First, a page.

Sharp WiSA Audio System

Bill Roberson/Digital Trends

On the chorus, I continually heard how Pharrell carries the “g” sound at the end of the phrase “clap along” to the beginning of the first word of the next phrase “if you feel” so that it sounds like “clap along, gif you feel,” almost as if alongif had actually now become one hybrid elongated word  — something I never noticed before. Pharrell’s clear enunciation of words at the ends of phrases and lines carried on throughout the remainder of the track. Yep, the WHRAP made me quite happy to hit the repeat button for a song I thought I’d grown tired of hearing.

Once I had the system up and running, I was like a kid in an aural candy shop.

Going one level up on the hi-res scale, I next played the 96/24 file of Rush’s Losing It, from 1982’s Signals, which I accessed from the library I’d loaded onto my Sony NWZ-A17 Hi-Res Audio Walkman (plugged into the WHRAP’s front port). I’d recently heard that song played live — for only the second time ever — on the band’s R40 Tour stop in Newark, New Jersey, and the studio version reaffirmed its subtle yet powerful feel. Ben Mink’s electric/synth violin lines caressed Geddy Lee’s measured vocal about a dancer’s desperation to stay at the top of her game. Mink’s violin wafted into the right channel and then over to the left during Alex Lifeson’s understated guitar solo (which itself kept to a hard left) before taking a furious center stage in the song’s final minute. If you think Rush music is unable to stir emotion, you need to check your heart muscles STAT (not to mention your ears).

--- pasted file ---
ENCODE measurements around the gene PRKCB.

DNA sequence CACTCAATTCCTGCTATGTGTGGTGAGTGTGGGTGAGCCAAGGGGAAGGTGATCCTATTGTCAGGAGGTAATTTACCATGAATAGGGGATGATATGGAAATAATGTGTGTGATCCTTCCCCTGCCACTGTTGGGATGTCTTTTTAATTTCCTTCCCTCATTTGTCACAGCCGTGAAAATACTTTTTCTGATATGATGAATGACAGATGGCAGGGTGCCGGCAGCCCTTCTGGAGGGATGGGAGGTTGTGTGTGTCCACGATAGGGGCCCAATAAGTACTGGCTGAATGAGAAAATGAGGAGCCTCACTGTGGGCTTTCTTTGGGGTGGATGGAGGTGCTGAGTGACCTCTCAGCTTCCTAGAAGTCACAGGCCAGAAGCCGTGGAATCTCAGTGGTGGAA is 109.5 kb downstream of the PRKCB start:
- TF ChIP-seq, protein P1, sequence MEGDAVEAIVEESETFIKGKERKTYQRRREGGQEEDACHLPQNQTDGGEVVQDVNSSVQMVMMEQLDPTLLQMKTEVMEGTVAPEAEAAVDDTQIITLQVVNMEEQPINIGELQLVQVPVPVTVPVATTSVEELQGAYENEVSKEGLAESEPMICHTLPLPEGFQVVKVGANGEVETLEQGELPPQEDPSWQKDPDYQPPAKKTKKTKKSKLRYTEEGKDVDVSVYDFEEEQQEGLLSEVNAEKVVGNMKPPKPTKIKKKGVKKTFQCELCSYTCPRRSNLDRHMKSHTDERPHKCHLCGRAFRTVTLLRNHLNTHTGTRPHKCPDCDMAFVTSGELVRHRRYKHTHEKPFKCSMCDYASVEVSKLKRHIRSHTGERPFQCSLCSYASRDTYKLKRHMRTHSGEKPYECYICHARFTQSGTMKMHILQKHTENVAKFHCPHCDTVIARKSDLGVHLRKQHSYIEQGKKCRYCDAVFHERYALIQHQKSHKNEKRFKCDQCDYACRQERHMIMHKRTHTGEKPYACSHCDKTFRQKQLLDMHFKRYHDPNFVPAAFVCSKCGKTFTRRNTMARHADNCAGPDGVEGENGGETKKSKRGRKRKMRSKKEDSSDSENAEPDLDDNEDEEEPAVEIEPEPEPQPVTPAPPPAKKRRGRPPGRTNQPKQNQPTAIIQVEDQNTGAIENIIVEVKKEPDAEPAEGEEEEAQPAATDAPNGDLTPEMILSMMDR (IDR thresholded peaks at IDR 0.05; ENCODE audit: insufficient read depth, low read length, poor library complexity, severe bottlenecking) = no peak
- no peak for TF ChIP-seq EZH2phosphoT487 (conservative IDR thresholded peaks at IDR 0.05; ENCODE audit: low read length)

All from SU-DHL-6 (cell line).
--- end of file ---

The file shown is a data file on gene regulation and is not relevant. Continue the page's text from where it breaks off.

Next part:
On the video front, the Blu-ray of Peter Gabriel’s Back to Front: Live in London was simply stunning across the board. The picture was as crisp as ever on my 50-inch Panasonic plasma (yes, I still love plasma; deal with it), the deep blacks of the image seamless with the bezel during the quite moody Mercy Street, its full surround mix both dramatic and driven in all the right places.